But giving books is just part of the thrill. We know this. We ‘give’ books to readers and students we hope will become readers often. We model our reading lives. We read aloud. We line whiteboard rails with new titles. We do book tastings and speed dating with books. We celebrate our readers and exhaust our arsenal of book-loving ideas.

And some would-be readers still don’t read. What’s a teacher to do?

Here’s three ideas that have worked for me:

1. Never give up. When we set high expectations, when our students know we are serious about Book Love, when we practice keep-on-keeping-on with all the things I listed above– and we relentlessly share our joy, passion, and commitment to their reading lives– even if we never get a student, or a handful of them, to read a book, we have succeeded.

2. Believe in #1. Often we focus on the one student who just won’t budge. She chooses books, flips a few pages, fakes reading a chapter, bluffs her way through a conference, and we get discouraged. Keep trying — but do not let her be a black hole. So often we find ourselves gravitating to the one over and over again when we need the energy to keep encouraging, moving, and celebrating the many.

3. Make it okay to not read novels (yet). Anthologies are awesome. Sometimes

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“… this anthology empowers the nation’s youth to listen, learn, and build a better tomorrow.”

students who don’t like reading just need to enjoy a good piece of writing. Many will then want to read more by a particular author. One title many of my students dabbled in, and often read in its entirety, is Flying Lessons & Other Stories with authors Kwame Alexander, Jacqueline Woodson, Matt de la Pena, and more. I’ve recently purchased Fresh Ink, which is similar and looks equally engaging. It’s got authors Nicola Yoon, Jason Reynolds, and more! And I just read about this one this morning:  We Rise, We Resist, We Raise Our Voices. It’s now in my shopping cart.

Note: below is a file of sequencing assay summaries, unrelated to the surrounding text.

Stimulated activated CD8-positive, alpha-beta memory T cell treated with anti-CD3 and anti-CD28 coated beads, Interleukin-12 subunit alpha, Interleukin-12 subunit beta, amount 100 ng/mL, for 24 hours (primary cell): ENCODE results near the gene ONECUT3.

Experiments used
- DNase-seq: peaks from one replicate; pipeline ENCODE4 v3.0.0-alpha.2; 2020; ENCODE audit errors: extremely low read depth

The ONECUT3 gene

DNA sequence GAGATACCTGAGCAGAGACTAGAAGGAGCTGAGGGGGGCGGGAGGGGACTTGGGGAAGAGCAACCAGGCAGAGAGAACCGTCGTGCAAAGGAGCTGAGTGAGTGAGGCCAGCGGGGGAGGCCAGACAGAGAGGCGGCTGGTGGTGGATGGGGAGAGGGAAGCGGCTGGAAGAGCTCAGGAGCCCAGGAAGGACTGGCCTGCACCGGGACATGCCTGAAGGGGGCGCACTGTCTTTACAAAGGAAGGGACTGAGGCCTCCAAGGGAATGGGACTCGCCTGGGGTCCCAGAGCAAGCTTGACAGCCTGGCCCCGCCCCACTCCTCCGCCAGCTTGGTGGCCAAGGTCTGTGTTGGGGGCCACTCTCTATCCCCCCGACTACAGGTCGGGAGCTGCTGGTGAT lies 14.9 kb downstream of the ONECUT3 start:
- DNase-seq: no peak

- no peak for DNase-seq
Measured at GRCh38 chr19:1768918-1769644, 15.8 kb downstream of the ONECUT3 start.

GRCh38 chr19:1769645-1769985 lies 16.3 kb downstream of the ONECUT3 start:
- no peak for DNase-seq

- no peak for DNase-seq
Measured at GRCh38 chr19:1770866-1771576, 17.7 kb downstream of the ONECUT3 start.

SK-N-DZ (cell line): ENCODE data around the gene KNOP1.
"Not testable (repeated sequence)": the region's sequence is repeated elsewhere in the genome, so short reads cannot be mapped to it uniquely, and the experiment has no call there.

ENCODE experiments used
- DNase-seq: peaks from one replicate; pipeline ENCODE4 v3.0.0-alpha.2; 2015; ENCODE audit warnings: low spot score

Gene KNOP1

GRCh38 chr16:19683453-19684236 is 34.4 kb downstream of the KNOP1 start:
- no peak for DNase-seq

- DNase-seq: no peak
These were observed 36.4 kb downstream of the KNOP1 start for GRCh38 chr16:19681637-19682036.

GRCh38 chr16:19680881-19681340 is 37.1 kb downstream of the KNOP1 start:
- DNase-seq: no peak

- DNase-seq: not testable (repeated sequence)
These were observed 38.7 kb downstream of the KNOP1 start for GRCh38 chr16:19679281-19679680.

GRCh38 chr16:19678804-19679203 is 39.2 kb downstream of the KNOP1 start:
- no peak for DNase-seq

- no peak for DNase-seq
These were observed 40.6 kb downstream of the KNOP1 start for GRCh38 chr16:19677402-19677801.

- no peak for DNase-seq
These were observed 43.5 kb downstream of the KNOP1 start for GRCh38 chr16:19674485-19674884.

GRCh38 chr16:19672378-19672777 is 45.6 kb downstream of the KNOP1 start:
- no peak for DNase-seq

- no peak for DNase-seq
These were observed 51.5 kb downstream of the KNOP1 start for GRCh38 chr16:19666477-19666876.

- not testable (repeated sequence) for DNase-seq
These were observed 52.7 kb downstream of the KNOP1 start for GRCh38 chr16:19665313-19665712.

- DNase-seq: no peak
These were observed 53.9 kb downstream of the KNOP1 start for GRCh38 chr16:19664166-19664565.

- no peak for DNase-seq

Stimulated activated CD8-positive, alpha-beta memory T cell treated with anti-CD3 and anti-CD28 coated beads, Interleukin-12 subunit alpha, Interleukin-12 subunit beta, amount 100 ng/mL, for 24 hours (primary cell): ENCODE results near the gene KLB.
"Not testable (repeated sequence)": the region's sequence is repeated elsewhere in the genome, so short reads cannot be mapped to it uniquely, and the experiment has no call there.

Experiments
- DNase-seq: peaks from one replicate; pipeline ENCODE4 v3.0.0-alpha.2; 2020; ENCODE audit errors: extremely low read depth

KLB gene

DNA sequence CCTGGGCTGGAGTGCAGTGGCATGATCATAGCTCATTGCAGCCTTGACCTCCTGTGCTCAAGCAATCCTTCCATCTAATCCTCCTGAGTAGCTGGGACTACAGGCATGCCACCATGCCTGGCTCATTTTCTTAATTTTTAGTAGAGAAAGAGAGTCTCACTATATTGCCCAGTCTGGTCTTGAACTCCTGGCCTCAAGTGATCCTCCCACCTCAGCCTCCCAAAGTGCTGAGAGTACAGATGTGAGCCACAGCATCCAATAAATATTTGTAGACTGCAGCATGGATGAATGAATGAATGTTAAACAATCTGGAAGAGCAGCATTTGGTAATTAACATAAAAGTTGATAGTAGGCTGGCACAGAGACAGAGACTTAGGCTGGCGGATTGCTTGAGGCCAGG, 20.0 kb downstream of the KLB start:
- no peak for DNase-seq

In our session at CREST, Billy and I discussed implementing the new ELAR standards for Texas (We both served on the teacher committee that wrote them), and we shared the transformative role investing in teacher expertise and authentic resources has made in his district (We wrote about some of it in this English Journal article.). Access to engaging books like the ones we gave away in our session is just part of it. Knowing how to use them to teach thinking, reading, writing, speaking, and listening skills is the other.

Good books — and a teacher’s expertise in using them — can do it all.

Billy Eastman at CREST

We know the real thrill isn’t in getting a new book but in the knowledge, the empathy, or the know-how that books gives to us. This is the thrill we want for our readers. It’s the reason we do what we do.

 

Amy Rasmussen is a mother, grandmother, reader, writer, and wannabe sleeper. She spends a lot of nights thinking about growing readers, encouraging writers, and talking to her writer’s block. She’s back to working on that book she started five years ago, so if you’ve got any extra luck hanging around, please send it her way. Follow Amy on Twitter @amyrass 

Choice Reading Shouldn’t be a Choice Not to Read

I love that silence that permeates our reading time. A certain peace settles over the room as thirty souls lose themselves in the pages of their books, the only sounds: rustling pages, tapping feet, or contented sighs.  I also love that groan they emit when, after ten minutes, an eternity of silence, I implore them to mark their page and pause their reading for now.  That’s exactly what I say to them, “Alright kiddos, lets pause our reading and get out our reader’s/writer’s notebook.”